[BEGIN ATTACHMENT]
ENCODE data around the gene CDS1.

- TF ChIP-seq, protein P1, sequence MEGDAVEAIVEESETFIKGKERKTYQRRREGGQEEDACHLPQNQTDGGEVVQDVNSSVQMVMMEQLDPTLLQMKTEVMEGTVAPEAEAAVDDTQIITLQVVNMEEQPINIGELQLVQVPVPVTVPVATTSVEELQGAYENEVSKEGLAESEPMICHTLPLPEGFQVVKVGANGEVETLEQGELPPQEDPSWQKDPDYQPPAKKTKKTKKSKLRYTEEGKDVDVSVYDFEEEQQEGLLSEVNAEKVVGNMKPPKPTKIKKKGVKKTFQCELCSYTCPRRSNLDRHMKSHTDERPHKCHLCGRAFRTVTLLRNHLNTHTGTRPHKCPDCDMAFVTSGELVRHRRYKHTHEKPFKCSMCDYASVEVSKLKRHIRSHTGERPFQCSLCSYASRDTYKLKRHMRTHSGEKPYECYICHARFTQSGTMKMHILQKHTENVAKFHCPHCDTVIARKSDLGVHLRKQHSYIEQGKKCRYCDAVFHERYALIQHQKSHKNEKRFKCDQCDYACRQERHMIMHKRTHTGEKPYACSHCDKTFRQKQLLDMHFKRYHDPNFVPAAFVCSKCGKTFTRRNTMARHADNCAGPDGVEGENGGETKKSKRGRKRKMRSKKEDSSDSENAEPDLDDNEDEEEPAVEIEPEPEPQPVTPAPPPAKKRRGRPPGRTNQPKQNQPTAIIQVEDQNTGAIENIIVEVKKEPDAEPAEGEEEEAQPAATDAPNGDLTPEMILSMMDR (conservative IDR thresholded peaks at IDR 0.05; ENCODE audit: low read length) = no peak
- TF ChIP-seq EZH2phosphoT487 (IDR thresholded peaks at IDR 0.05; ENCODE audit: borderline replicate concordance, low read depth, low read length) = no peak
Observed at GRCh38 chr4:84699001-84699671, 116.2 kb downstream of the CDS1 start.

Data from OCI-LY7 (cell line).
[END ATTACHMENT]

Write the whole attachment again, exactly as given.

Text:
ENCODE data around the gene CDS1.

- TF ChIP-seq, protein P1, sequence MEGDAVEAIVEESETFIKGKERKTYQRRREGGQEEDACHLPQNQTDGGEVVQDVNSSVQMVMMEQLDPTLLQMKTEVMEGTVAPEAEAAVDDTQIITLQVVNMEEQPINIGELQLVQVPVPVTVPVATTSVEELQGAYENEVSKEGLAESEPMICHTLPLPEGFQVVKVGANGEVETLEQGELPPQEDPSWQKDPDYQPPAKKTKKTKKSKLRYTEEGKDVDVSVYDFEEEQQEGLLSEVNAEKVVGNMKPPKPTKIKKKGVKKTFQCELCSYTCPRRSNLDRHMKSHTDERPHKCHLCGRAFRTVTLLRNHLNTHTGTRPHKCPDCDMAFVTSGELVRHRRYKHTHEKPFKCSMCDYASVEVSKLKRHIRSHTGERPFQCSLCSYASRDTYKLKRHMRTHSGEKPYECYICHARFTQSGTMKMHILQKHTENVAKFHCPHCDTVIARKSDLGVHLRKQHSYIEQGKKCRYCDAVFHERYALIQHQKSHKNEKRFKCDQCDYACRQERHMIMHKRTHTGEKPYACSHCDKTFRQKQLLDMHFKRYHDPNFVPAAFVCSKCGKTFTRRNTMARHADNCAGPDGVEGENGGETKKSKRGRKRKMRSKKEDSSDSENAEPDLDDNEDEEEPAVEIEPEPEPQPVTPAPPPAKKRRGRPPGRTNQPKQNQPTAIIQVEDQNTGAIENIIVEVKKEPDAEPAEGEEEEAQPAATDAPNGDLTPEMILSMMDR (conservative IDR thresholded peaks at IDR 0.05; ENCODE audit: low read length) = no peak
- TF ChIP-seq EZH2phosphoT487 (IDR thresholded peaks at IDR 0.05; ENCODE audit: borderline replicate concordance, low read depth, low read length) = no peak
Observed at GRCh38 chr4:84699001-84699671, 116.2 kb downstream of the CDS1 start.

Data from OCI-LY7 (cell line).